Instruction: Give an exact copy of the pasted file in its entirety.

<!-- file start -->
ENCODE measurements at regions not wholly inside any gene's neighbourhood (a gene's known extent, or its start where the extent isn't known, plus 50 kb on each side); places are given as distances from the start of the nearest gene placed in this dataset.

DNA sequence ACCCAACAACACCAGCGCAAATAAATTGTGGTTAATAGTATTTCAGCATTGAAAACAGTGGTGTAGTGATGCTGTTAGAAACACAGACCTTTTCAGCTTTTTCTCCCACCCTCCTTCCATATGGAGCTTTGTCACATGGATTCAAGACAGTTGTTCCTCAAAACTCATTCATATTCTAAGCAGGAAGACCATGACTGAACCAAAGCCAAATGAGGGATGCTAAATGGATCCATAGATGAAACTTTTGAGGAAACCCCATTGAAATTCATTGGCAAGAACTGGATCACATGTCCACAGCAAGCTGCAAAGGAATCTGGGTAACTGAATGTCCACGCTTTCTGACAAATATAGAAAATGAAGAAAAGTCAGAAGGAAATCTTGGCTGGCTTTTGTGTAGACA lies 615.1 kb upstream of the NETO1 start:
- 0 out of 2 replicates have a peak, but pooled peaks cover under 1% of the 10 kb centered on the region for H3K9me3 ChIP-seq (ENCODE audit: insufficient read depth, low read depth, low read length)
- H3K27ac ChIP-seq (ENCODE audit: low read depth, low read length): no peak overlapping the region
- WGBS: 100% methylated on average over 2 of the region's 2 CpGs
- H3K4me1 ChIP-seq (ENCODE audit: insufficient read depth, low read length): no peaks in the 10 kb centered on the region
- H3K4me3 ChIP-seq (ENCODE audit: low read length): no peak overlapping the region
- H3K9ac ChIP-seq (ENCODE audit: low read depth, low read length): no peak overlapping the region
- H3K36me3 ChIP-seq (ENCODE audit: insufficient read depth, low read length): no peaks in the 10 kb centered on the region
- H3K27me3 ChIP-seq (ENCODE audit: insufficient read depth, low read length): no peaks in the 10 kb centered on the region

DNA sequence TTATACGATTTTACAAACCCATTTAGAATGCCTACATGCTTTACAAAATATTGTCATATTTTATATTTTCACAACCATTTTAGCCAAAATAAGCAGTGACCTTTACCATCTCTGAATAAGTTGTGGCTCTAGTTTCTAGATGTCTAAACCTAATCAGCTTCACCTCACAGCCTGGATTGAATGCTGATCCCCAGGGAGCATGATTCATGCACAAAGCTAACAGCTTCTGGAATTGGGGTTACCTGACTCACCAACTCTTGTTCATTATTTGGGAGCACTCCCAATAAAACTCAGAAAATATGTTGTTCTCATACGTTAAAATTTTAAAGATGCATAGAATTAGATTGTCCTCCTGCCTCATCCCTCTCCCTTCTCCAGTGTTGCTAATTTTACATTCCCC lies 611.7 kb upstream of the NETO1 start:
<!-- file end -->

ENCODE measurements at regions not wholly inside any gene's neighbourhood (a gene's known extent, or its start where the extent isn't known, plus 50 kb on each side); places are given as distances from the start of the nearest gene placed in this dataset.

DNA sequence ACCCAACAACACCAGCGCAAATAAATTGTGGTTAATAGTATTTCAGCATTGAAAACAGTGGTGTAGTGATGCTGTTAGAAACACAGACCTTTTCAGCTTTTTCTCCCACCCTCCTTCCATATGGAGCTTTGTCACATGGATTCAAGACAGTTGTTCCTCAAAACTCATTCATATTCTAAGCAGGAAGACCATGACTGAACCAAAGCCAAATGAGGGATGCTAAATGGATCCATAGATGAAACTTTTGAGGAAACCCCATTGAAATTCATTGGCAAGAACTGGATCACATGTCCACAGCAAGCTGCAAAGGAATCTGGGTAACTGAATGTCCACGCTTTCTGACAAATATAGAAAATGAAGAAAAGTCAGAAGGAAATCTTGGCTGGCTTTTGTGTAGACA lies 615.1 kb upstream of the NETO1 start:
- 0 out of 2 replicates have a peak, but pooled peaks cover under 1% of the 10 kb centered on the region for H3K9me3 ChIP-seq (ENCODE audit: insufficient read depth, low read depth, low read length)
- H3K27ac ChIP-seq (ENCODE audit: low read depth, low read length): no peak overlapping the region
- WGBS: 100% methylated on average over 2 of the region's 2 CpGs
- H3K4me1 ChIP-seq (ENCODE audit: insufficient read depth, low read length): no peaks in the 10 kb centered on the region
- H3K4me3 ChIP-seq (ENCODE audit: low read length): no peak overlapping the region
- H3K9ac ChIP-seq (ENCODE audit: low read depth, low read length): no peak overlapping the region
- H3K36me3 ChIP-seq (ENCODE audit: insufficient read depth, low read length): no peaks in the 10 kb centered on the region
- H3K27me3 ChIP-seq (ENCODE audit: insufficient read depth, low read length): no peaks in the 10 kb centered on the region

DNA sequence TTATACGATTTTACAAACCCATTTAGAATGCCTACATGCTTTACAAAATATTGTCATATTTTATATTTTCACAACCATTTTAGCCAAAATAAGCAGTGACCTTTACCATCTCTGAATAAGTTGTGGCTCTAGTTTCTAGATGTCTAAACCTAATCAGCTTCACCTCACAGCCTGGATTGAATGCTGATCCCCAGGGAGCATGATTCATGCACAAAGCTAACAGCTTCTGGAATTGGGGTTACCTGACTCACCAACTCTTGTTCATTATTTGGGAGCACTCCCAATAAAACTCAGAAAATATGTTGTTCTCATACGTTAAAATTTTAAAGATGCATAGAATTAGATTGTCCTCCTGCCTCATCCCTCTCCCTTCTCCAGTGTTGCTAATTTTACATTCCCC lies 611.7 kb upstream of the NETO1 start: